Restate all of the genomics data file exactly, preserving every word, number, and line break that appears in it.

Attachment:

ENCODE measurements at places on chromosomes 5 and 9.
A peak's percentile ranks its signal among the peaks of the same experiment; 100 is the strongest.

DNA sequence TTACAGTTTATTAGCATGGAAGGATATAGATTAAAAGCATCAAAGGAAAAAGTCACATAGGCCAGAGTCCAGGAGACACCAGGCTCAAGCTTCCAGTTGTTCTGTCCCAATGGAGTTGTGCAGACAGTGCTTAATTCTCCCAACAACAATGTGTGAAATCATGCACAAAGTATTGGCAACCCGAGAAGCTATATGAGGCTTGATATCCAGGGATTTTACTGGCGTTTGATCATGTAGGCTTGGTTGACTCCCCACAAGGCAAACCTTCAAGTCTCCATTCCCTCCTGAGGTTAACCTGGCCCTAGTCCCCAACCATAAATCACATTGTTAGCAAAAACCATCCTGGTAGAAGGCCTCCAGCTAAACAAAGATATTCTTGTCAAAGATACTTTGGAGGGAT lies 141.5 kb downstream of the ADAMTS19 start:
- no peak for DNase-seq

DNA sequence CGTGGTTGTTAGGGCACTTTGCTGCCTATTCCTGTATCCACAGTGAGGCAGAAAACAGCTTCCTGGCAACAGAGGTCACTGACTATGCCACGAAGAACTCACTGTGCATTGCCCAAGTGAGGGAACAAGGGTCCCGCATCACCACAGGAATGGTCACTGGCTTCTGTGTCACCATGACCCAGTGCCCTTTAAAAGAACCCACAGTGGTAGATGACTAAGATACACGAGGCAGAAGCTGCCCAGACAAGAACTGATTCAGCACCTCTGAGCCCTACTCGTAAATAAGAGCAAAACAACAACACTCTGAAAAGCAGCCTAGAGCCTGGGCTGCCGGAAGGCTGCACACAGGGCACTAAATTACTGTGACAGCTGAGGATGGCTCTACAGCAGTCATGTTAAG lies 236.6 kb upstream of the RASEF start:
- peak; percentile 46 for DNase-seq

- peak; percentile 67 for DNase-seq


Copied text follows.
ENCODE measurements at places on chromosomes 5 and 9.
A peak's percentile ranks its signal among the peaks of the same experiment; 100 is the strongest.

DNA sequence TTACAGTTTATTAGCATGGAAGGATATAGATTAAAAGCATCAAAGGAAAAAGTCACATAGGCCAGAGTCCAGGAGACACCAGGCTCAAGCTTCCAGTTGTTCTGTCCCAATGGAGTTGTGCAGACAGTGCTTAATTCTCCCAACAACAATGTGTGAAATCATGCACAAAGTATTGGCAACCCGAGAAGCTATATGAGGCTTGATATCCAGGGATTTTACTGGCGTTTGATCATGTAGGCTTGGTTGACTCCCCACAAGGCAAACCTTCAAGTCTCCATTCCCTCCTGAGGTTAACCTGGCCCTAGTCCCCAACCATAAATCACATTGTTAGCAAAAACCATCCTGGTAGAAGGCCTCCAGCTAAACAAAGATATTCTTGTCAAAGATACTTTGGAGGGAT lies 141.5 kb downstream of the ADAMTS19 start:
- no peak for DNase-seq

DNA sequence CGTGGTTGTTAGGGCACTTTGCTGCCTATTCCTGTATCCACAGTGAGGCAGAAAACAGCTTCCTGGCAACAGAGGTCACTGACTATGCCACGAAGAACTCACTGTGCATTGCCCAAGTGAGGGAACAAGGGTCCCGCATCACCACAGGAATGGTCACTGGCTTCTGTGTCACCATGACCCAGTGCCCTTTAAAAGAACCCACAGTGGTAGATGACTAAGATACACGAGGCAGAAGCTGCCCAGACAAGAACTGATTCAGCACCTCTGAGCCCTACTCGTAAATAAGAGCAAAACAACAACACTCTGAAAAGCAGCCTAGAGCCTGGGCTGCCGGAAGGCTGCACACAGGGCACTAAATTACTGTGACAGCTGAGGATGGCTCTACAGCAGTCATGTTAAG lies 236.6 kb upstream of the RASEF start:
- peak; percentile 46 for DNase-seq

- peak; percentile 67 for DNase-seq